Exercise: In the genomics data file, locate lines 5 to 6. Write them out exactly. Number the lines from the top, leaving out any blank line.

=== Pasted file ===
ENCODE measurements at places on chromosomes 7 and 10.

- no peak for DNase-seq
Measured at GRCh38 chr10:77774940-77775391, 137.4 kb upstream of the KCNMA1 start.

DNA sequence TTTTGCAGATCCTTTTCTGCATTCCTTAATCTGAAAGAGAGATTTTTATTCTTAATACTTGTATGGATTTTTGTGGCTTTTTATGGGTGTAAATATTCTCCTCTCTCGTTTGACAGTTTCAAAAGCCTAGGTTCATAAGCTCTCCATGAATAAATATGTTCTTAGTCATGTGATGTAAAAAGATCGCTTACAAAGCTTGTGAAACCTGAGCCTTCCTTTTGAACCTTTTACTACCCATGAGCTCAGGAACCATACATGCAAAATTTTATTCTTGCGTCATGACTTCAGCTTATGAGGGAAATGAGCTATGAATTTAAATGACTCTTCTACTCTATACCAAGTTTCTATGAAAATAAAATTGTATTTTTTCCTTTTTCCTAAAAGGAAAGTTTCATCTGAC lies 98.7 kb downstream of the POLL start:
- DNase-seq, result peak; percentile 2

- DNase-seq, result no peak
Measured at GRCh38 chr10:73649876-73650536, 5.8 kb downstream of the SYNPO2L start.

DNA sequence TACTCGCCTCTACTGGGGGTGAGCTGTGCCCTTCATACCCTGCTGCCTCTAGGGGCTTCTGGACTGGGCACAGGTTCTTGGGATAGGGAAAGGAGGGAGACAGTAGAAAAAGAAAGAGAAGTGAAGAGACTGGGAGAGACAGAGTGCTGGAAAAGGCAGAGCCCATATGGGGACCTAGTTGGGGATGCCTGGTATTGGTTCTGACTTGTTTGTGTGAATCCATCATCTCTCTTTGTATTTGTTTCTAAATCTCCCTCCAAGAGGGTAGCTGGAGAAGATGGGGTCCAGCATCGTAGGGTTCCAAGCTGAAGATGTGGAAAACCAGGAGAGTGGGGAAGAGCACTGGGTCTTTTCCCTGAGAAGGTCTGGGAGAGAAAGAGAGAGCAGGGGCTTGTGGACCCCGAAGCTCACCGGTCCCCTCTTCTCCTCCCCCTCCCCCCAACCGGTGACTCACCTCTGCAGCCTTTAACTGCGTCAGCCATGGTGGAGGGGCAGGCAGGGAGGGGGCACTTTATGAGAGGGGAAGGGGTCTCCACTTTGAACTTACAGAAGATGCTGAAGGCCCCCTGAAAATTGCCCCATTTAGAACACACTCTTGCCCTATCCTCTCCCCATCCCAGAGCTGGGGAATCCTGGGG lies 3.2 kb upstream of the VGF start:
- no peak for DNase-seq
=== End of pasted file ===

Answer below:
- DNase-seq, result peak; percentile 2

- DNase-seq, result no peak